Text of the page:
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JetCool touts 10x better cooling for high power processors

by Mark Tyson on 10 July 2019, 15:11

Tags: MIT

Quick Link: HEXUS.net/qaebo7

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PC enthusiasts are always on the lookout for smaller, quieter, more efficient cooling solutions and an MIT spinoff company that has recently come out of stealth mode, thinks that it has the answer. JetCool Technologies has recently emerged after five years developing its patent-pending twist on microjet cooling. On its home page it has some pretty big claims; firstly that its cooling tech is 10x better than rival solutions, its coolers are 10x smaller than rivals, and thus it is an attractive, eco-friendly choice for those who need to push their devices to the limits of performance.

The technology behind JetCool's flagship product is described as a "twist on microjet cooling [that] uses small jets of high velocity fluid to cool the device". Another key feature of JetCool cooling is that the cooling fluid isn't passed over a surface like a heatsink or cold plate but instead "aimed directly at the surface". Check out the diagram below to see the tech comparison between traditional and JetCool cooling.

Thanks to this application of the microjet technology JetCool coolers "offer exceptional cooling performance for high power electronics at the chip or device-scale," says the firm. It has provided the diagram below, which charts the heat transfer coefficient between JetCool and rival cooling technologies. It is explained that thanks to the velocity of the sub-millimetre fluid jet, the jet passes through the thermal boundary layer at the surface, "producing very high heat transfer coefficients in the impingement zone".

In an EE Times article which contains some quotes from JetCool CEO Bernie Malouin, the scope of cooling applications for the technology is discussed. JetCool thinks its tech will appeal to data centre based CPUs, GPUs and ASICs, EV-based computers, and networking components. On the firm's product pages you will see microjet-based coolers purposed for bare dies, component level cooling, and board level cooler designs. Among the products it is the latter category where JetCool thinks solutions for desktop PC enthusiasts will be in demand.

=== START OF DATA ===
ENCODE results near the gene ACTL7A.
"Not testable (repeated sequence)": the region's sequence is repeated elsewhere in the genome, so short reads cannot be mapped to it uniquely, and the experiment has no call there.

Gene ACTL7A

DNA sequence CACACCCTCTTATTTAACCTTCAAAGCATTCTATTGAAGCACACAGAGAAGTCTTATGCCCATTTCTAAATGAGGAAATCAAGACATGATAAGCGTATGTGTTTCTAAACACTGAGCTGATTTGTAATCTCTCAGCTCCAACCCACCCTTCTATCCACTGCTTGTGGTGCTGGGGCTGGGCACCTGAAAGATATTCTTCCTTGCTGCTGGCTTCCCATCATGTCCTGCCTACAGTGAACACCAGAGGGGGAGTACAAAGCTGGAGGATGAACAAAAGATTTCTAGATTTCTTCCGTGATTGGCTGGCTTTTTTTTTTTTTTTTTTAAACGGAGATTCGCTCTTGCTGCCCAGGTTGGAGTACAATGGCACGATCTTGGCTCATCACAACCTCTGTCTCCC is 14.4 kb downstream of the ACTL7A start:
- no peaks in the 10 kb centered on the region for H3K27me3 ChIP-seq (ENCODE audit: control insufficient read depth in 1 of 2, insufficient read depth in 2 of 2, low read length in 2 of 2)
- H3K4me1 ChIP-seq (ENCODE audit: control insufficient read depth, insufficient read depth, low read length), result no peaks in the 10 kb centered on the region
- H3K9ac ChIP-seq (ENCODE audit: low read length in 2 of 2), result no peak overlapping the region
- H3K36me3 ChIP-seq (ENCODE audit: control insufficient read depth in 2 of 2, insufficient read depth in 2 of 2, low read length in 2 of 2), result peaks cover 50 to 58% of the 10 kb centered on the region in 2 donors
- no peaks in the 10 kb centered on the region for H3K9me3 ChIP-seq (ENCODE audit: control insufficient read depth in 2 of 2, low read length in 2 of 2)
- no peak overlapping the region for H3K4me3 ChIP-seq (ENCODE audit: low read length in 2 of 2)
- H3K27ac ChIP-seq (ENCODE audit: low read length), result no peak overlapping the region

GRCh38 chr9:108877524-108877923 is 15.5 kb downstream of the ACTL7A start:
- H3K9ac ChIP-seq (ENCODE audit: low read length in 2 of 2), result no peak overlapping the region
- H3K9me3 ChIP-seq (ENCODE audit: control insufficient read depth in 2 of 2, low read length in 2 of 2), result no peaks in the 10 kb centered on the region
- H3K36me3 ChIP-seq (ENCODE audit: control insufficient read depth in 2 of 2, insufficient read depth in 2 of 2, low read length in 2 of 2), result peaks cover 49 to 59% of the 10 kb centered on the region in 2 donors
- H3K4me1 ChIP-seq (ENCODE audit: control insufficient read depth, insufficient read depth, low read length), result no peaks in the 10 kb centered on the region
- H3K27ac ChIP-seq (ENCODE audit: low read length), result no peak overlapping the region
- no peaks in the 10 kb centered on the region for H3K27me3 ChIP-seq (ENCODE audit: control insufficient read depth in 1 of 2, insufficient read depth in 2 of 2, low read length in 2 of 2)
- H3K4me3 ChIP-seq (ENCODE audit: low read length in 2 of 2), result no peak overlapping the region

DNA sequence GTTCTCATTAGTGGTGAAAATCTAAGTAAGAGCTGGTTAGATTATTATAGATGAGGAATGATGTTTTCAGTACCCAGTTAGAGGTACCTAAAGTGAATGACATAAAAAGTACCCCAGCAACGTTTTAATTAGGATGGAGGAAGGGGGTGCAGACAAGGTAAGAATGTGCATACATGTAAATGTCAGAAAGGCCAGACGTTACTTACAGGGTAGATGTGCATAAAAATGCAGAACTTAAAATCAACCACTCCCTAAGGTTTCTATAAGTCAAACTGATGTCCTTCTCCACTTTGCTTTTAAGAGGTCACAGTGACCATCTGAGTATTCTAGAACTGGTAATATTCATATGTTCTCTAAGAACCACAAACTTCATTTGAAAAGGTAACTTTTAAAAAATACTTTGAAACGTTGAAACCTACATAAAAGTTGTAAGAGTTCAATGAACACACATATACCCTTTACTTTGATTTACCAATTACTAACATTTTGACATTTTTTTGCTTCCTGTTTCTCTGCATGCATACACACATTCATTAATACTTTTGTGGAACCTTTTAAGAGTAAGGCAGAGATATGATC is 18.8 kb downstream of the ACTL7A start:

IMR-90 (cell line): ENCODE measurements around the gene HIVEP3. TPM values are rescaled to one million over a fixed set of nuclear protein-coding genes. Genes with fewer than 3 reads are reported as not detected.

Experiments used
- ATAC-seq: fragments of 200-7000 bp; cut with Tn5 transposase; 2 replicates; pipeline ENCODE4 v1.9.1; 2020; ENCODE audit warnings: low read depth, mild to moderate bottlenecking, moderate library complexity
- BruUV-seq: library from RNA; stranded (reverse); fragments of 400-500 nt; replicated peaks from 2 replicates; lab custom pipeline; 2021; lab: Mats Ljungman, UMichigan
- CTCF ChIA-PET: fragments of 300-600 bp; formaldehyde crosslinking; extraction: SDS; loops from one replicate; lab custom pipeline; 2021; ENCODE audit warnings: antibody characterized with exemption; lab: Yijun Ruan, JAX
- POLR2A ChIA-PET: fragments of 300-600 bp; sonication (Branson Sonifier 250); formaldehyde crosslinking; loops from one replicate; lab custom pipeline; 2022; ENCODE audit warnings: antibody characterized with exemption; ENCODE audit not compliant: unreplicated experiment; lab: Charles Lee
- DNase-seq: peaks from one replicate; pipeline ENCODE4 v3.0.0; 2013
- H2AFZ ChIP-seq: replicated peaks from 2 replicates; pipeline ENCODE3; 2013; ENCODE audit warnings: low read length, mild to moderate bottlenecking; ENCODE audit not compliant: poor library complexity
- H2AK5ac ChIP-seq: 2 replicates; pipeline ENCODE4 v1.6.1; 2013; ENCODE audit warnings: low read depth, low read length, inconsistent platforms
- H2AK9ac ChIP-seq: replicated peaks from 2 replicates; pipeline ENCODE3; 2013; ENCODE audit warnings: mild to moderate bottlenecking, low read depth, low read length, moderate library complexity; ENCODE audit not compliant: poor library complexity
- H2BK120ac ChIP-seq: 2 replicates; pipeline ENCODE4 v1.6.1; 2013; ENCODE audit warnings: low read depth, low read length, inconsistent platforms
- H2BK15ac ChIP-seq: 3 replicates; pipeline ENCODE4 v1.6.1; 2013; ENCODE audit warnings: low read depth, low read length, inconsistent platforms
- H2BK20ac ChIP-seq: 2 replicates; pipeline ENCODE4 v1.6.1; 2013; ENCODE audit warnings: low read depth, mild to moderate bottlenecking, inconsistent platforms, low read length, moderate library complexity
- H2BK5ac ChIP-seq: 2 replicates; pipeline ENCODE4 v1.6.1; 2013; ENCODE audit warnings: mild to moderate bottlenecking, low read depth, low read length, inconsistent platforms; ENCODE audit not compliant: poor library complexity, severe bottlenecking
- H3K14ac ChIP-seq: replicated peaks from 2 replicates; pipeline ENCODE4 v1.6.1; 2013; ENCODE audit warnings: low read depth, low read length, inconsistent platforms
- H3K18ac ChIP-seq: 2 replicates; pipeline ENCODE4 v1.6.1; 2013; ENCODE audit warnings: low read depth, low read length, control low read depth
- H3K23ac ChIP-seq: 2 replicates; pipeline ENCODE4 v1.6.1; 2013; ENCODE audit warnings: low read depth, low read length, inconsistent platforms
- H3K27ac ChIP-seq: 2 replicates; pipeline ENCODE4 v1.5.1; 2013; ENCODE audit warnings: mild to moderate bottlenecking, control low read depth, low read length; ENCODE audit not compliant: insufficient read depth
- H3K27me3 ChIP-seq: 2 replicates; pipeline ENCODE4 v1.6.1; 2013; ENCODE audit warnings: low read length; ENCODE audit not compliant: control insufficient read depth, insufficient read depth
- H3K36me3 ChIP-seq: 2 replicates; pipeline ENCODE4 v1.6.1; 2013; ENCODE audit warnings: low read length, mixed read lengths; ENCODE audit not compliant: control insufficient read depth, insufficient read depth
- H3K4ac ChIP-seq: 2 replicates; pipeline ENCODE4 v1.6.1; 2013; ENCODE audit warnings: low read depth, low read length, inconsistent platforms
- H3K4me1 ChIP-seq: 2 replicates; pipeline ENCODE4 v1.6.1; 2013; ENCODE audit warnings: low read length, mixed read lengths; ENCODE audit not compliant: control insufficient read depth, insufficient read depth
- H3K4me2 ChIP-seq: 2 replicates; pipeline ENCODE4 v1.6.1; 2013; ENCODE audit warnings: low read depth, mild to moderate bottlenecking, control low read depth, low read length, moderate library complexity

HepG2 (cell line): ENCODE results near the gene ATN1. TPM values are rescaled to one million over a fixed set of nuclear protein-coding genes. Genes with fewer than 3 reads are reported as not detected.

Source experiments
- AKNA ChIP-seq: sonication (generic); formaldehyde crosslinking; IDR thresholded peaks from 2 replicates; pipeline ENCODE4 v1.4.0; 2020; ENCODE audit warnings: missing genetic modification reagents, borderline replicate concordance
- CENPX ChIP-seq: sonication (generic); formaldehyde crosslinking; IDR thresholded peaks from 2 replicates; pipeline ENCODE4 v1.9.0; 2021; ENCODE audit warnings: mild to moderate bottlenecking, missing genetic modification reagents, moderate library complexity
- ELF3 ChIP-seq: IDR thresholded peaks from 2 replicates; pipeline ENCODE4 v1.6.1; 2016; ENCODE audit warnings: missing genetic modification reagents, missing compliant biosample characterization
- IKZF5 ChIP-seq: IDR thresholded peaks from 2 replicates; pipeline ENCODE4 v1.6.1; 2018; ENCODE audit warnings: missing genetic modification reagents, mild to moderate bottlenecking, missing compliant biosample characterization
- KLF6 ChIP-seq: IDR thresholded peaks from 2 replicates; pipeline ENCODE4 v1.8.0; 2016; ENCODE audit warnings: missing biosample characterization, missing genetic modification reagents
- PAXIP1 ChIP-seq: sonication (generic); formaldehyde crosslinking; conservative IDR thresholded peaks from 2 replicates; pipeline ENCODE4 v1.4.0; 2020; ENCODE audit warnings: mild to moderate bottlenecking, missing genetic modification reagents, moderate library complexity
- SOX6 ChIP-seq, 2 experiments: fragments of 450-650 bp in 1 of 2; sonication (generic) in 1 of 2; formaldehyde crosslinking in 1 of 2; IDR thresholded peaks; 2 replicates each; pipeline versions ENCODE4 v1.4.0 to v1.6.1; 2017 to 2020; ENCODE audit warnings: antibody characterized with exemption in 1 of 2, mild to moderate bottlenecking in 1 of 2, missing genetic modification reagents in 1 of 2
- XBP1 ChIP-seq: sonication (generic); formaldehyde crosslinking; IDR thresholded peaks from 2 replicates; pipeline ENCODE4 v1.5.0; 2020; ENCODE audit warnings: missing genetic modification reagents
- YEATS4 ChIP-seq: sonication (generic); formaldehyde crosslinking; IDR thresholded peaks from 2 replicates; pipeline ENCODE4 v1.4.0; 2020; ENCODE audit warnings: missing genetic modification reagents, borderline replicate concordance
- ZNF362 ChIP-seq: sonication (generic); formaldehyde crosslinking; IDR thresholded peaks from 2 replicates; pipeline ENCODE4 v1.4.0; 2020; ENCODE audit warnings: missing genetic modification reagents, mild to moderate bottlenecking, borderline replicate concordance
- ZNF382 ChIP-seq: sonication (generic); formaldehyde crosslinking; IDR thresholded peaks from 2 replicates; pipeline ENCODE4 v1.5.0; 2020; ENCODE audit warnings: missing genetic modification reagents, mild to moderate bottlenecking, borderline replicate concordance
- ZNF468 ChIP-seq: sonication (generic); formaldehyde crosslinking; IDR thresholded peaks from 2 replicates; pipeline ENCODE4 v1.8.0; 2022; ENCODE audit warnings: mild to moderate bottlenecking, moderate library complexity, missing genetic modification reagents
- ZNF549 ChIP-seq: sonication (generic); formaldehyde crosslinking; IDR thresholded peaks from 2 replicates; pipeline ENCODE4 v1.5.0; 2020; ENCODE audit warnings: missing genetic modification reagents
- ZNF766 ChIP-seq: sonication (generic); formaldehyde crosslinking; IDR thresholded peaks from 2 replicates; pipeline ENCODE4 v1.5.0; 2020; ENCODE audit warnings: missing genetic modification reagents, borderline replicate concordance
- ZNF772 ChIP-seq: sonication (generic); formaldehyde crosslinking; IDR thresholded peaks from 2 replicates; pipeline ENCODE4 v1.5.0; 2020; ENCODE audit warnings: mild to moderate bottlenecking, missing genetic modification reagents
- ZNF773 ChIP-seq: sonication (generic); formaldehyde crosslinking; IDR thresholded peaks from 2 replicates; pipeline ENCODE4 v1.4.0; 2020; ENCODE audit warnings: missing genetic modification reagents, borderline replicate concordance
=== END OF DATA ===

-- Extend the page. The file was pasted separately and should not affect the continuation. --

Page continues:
If you are in the chip design business or even just an enthusiast, JetCool has a tutorial with downloadable simulation that will help you determine what your chip's max temperature or power could be if you switched to microjet cooling. You need to sign-up here if you wish to download the step-by-step tutorial and Solidworks Simulation file.

Related reading: An innovative intrachip microchannel cooling system reported upon by HEXUS back in October 2017, was precipitated by the same initiative, launched at MIT in 2012. That project was funded by DARPA.



HEXUS Forums :: 19 Comments

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I guess, if it's liquid firing at the surface of the CPU, then the seal around the edge will need to be engineered into the CPU, so that it's a perfect seal for ever. I don't forsee many water tight seals, just pushed onto the surface of a CPU, sealing 100% correctly for the life of a CPU under the pressure needs for the jets to work AND the liquid to then pass back out to the reservoir again. Water oozing out of a seal pressed against the CPU would be … sub optimal
That thing in the picture dun't look 10x smaller, neither…
Ttaskmaster
That thing in the picture dun't look 10x smaller, neither…

we don't know the scale…it might be ickle
It's probably that it CAN be 10x smaller. Or that it CAN be 10x better.

As for the sealant, it'll depend on a few factors. These jets probably don't need to be proper jets as we're imagining but just enough to get convection working faster. I don't have Solidworks so I can't download and run their simulation. I expect that you won't install the chip on to the mobo and then the cooler on top, but you'll install the chip into the blue section of the cooler (you can see the multiple sealing nuts around the black edge), be expected to run a pressure and leak test before installing / running and then bolting the whole thing into the socket as one. I'd have thought you'll end up modifying the socket to accept this but it's an enthusiast part after all. I can't see you'll be able to make a seal of the standard required any other way.
I don't think making a water-tight seal against the top of a CPU is an especially tricky task to achieve. We always bolt on heat-sinks with an alarming amount of pressure against the chip. Making something reliably water-tight isn't especially hard - just ask all those people who assemble their own water-cooling rigs.